If you were to write a history of Armenian photography you would begin in Constantinople in the 1870s, when Pascal Sebah, the Abdullah and Gülmez brothers owned three of the most important studios in the city. There may have been Armenian photographers in Europe, Russia, the Middle East and America but in Constantinople they dominated the business. They had three advantages; their own community was large enough to sustain business on its own if necessary, there was a demand for albums and views of the city in Europe and they were living in an Islamic state slow to encourage the new technology within its faith. It is a myth that the only photographers in Constantinople were Christians and Jews. There were Turkish Muslim photographers but not many. Into the 1930s, most studios were run by Armenians or Greeks.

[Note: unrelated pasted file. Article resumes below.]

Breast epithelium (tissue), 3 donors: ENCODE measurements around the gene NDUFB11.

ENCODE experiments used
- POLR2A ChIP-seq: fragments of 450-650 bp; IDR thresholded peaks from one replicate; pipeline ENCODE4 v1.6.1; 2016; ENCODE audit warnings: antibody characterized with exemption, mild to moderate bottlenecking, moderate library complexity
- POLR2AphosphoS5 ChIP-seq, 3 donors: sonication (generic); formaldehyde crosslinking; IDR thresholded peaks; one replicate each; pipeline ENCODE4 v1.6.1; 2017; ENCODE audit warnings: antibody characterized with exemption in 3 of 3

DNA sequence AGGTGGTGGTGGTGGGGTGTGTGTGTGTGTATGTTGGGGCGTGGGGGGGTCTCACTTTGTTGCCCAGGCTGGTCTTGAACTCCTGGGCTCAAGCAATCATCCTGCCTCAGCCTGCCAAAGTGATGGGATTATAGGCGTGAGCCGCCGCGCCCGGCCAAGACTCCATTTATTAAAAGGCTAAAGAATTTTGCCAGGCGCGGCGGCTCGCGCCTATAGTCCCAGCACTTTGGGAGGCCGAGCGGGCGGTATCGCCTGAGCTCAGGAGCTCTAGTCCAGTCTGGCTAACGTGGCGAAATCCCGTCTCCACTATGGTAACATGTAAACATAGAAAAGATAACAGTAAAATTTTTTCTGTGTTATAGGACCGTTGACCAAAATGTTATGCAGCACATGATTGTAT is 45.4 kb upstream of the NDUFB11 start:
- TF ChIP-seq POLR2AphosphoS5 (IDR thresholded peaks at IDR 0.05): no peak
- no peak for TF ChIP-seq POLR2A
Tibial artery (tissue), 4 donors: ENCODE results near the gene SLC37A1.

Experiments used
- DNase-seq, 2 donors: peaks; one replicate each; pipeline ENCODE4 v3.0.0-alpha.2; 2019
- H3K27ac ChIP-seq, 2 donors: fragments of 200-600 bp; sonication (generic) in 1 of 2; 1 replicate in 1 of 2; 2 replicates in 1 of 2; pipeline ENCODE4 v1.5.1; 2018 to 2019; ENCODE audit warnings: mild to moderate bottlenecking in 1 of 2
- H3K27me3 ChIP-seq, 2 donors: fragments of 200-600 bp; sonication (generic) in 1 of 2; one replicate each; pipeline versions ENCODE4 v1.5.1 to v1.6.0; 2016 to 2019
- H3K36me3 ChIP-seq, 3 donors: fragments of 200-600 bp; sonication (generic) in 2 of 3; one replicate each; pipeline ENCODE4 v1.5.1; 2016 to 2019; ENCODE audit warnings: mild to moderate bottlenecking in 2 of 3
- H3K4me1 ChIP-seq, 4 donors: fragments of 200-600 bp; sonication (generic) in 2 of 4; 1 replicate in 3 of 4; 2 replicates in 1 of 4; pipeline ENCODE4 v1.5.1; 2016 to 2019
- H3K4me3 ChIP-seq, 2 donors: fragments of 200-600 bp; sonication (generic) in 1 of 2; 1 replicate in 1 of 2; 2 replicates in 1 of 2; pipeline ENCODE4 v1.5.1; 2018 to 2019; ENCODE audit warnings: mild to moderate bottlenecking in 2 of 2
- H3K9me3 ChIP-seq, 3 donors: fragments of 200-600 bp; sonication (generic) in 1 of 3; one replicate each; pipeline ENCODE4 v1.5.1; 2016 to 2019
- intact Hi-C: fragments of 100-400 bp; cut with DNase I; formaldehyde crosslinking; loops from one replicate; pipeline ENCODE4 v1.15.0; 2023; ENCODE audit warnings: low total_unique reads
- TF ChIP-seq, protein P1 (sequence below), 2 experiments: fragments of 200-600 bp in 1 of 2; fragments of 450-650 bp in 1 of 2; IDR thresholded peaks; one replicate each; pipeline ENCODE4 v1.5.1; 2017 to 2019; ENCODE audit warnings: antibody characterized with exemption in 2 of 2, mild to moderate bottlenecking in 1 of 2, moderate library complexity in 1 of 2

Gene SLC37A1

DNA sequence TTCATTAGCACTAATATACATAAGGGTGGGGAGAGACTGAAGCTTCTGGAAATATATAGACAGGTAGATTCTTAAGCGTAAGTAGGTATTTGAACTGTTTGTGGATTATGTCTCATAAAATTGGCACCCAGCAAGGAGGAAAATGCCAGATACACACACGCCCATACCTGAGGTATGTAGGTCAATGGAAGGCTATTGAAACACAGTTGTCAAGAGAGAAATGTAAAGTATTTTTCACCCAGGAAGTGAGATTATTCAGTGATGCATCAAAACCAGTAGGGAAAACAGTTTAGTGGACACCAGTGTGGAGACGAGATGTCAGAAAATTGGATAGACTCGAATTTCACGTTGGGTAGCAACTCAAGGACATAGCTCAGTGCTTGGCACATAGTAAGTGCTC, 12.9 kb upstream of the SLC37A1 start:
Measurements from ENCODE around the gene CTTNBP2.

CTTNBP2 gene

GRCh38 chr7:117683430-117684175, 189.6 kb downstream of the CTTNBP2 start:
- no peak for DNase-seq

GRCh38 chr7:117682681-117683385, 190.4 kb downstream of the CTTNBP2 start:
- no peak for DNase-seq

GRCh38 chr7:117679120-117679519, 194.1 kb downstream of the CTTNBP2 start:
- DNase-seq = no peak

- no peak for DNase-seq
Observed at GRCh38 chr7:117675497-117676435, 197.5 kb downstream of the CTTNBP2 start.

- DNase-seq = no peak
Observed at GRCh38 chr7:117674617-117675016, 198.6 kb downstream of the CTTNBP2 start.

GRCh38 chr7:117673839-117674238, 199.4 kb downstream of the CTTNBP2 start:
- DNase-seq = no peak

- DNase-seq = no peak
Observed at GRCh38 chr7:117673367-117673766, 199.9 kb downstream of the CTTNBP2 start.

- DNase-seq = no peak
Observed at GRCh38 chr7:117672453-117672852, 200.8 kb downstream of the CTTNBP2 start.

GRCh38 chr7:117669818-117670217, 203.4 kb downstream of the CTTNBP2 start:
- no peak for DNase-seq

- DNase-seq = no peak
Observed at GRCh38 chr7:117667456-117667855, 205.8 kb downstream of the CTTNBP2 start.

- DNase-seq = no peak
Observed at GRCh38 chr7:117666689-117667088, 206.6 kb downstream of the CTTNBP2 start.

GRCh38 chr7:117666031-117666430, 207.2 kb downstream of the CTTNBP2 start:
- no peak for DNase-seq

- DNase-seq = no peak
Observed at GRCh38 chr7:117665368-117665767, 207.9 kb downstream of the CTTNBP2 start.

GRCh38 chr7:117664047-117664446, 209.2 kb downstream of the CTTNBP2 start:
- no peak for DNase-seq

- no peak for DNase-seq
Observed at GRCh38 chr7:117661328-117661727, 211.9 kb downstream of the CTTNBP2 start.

During the late Ottoman Empire Armenians and Greeks were marginalized, being obliged to live in certain districts, subject to unequal imposts and denied rights given to Muslims, but their situation was more complex than that suggests. They were preeminent in foreign trade, banking and the professional classes and the areas they had to live in were among the wealthiest in the city. There are stories of Armenian and Greek revolutionaries (we’d call them terrorists these days) seizing banks, of shootouts and riots in the city that ought to lay waste to the myth that Muslims and Christians lived peaceably as neighbours, also to any notion the Christian communities were innocent victims or pawns. From the 1880s onwards relationships between Christians and Muslims were punctuated by violence, a fair amount of it instigated by the Christian minorities sensing the imminent collapse of the empire.